According to state residents, Governor Corzine's performance is below average on providing property tax relief (D+) and making New Jersey a more affordable place to live (D), both of which were key themes in his 2005 campaign.  He averages a C- for controlling costs and cutting waste as well as bringing ethics and honesty back to state government.  He scores a C for improving our schools and a C+ for the level of effort he puts into working for New Jersey.  Compared to the last report card issued in April, the governor has actually dropped a half grade in the areas of property taxes and government ethics.  The other grades are unchanged.

Looking ahead to the 2009 election, Jon Corzine may be facing a challenge if he decides to run for a second term.  Many pundits have mentioned the name of U.S. Attorney Chris Christie as the potential Republican nominee.  Some have also suggested a possible primary challenge from Senate President Dick Codey.

Among the three, Dick Codey has the highest favorability ratings - 45% of New Jerseyans have a favorable opinion of him, compared to 15% who are unfavorable.  Another 19% have no opinion and 20% do not recognize his name although he served as governor for 14 months prior to Corzine.  Chris Christie garners favorable opinions from 29% of the public and unfavorable ones from just 9%, with 24% who have not formed an opinion and 38% who do not recognize his name.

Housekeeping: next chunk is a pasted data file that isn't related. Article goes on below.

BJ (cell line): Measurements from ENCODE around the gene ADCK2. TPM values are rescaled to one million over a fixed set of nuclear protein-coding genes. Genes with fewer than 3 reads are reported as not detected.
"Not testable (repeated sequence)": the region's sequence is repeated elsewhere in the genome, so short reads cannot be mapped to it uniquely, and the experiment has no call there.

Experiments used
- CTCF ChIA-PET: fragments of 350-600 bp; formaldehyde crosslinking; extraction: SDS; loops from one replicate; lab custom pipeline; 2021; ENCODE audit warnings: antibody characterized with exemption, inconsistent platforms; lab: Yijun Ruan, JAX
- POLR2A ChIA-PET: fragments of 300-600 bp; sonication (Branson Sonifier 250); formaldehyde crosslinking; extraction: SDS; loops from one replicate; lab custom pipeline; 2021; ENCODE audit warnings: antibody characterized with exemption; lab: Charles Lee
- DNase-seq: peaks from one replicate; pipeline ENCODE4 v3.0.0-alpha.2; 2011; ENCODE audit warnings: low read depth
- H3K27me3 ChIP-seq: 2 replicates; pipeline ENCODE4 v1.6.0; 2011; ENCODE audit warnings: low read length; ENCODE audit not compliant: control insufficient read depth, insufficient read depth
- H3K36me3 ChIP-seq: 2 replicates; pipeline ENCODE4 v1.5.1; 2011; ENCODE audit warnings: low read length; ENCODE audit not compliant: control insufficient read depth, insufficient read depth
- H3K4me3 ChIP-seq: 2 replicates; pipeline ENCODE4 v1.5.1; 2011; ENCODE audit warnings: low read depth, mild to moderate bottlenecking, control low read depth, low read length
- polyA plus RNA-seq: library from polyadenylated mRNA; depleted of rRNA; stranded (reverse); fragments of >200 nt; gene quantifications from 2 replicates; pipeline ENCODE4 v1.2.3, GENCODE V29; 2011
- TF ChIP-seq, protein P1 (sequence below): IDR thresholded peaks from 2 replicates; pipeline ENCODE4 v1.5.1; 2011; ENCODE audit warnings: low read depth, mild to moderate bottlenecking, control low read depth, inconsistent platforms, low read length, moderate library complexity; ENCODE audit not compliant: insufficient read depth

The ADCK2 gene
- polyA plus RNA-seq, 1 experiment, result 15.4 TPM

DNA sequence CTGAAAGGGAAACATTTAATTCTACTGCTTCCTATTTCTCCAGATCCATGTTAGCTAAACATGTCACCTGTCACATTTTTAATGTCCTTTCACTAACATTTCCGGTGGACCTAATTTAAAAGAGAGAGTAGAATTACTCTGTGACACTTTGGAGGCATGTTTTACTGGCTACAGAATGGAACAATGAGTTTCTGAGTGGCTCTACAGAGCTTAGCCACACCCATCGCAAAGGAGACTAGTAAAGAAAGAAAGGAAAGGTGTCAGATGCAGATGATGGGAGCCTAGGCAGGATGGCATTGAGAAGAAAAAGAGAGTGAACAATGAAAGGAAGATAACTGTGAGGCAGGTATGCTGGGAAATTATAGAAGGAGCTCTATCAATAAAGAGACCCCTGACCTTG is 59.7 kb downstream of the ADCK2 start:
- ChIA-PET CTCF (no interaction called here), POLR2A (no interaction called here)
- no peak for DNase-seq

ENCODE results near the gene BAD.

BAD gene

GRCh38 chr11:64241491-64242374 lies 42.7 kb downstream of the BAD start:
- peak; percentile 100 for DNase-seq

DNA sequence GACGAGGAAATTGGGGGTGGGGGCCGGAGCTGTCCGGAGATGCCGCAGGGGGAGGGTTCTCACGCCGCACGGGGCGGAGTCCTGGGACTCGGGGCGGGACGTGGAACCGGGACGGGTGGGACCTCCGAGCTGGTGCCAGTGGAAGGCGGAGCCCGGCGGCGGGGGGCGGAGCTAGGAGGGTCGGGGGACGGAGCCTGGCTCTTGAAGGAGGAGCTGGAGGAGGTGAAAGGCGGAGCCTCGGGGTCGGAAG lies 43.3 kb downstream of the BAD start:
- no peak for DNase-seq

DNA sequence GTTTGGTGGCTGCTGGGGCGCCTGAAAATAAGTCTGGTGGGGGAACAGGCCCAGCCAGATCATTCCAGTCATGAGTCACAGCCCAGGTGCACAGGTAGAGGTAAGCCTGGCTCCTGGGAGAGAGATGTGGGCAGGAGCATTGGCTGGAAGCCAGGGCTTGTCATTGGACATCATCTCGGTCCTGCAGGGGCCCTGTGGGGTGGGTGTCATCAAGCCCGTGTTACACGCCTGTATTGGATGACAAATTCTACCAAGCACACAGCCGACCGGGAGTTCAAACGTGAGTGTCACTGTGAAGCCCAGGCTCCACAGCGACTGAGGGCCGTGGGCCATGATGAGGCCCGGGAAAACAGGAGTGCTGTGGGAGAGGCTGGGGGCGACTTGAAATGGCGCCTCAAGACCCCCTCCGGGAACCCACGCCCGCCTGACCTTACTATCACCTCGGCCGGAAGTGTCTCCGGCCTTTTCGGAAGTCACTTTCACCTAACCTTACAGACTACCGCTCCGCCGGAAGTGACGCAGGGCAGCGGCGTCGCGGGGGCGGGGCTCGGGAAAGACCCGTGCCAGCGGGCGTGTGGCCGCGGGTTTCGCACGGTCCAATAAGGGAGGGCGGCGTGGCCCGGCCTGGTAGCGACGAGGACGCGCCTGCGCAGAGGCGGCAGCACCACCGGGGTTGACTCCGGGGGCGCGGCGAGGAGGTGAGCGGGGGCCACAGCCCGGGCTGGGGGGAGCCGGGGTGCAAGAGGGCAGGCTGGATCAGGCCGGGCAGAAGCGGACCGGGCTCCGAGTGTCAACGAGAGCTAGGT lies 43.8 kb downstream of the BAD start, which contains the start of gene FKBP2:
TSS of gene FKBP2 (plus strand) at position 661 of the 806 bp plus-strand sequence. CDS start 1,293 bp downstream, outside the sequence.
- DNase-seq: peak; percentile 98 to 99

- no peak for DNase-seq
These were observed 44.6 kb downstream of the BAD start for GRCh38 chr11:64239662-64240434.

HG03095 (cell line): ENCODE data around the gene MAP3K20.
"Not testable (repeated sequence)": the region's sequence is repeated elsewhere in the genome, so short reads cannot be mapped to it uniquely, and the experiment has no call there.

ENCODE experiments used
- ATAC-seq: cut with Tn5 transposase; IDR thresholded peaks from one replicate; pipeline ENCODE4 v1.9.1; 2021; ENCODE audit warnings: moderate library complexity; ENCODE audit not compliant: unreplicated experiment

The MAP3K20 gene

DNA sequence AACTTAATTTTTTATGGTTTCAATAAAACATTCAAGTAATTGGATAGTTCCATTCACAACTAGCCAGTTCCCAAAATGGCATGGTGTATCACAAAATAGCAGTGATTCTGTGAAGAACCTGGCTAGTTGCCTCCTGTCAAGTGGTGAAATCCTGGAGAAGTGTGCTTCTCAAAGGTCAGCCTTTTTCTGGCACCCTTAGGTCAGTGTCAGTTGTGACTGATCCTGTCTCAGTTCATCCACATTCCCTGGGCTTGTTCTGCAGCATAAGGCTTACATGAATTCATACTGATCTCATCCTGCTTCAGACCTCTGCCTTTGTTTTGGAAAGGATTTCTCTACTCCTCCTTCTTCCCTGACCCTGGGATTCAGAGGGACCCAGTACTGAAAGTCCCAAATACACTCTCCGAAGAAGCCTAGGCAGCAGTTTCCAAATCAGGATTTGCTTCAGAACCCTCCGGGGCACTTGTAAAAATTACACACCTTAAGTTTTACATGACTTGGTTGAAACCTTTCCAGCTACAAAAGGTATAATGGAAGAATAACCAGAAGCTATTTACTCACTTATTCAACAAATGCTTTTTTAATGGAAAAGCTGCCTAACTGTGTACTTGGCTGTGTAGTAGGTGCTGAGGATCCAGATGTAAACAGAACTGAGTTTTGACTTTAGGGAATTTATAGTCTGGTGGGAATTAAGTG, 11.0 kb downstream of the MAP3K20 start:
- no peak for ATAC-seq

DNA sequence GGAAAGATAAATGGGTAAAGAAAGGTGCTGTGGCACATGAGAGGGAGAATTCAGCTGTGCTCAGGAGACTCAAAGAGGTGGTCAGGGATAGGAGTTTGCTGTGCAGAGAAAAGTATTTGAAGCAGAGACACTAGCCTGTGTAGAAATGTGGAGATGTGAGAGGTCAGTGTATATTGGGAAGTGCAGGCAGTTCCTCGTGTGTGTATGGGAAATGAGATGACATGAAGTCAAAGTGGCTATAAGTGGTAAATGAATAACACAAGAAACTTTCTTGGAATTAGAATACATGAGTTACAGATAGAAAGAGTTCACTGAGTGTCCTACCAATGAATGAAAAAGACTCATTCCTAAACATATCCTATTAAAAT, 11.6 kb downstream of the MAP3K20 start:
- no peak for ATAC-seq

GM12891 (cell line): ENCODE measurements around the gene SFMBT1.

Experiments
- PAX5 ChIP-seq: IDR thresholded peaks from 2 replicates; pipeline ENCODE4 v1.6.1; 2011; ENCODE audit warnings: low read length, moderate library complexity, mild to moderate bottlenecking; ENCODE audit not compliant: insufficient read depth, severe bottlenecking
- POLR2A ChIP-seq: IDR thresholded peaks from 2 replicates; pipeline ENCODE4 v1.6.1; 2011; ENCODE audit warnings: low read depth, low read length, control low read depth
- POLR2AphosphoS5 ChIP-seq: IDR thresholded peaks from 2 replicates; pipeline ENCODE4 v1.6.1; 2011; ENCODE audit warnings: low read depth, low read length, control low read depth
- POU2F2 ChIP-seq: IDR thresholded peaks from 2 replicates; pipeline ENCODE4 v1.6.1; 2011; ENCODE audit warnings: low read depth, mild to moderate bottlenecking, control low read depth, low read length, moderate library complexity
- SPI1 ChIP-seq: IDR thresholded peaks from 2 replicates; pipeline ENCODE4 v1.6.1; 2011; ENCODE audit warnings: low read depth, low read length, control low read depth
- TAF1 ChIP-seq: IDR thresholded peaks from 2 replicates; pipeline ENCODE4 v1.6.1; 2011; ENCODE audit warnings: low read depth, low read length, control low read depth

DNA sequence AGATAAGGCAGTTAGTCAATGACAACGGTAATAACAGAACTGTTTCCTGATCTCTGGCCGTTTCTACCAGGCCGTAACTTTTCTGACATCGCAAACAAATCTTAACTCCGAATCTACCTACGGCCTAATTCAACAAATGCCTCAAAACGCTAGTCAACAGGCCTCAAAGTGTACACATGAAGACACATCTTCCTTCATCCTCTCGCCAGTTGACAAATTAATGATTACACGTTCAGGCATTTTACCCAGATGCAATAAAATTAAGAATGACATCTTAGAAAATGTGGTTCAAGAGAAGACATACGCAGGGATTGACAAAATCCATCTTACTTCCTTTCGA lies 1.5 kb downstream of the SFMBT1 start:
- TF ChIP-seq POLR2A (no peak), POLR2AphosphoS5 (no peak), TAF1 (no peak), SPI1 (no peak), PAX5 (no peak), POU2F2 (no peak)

By comparison, Jon Corzine gets favorable ratings from 42% of the public and unfavorable ones from 43%, with 12% offering no opinion.  Examining the ratio of favorable to unfavorable opinion shows Corzine with an even 1:1 positive to negative personal rating.  However, both Codey and Christie enjoy a 3:1 positive favorability ratio among New Jerseyans who are able to give a personal evaluation.

Assembly Speaker Joe Roberts, who has not been touted as a gubernatorial aspirant, is viewed favorably by 11% and unfavorably by 9% of the public.  However, 27% offer no opinion and more than half of state residents (54%) don't recognize this legislative leader's name.

In addition to finalizing the new budget in June, Governor Corzine can now count new funding for school construction among his legislative successes.  The poll found that few residents paid attention to the legislature's approval of $3.9 billion in new state debt to build schools, mainly in poorer communities.  Only half of the public were aware of this legislation, with 22% saying they heard a lot about it and 29% who heard just a little. Another 48% said they did not hear anything about it.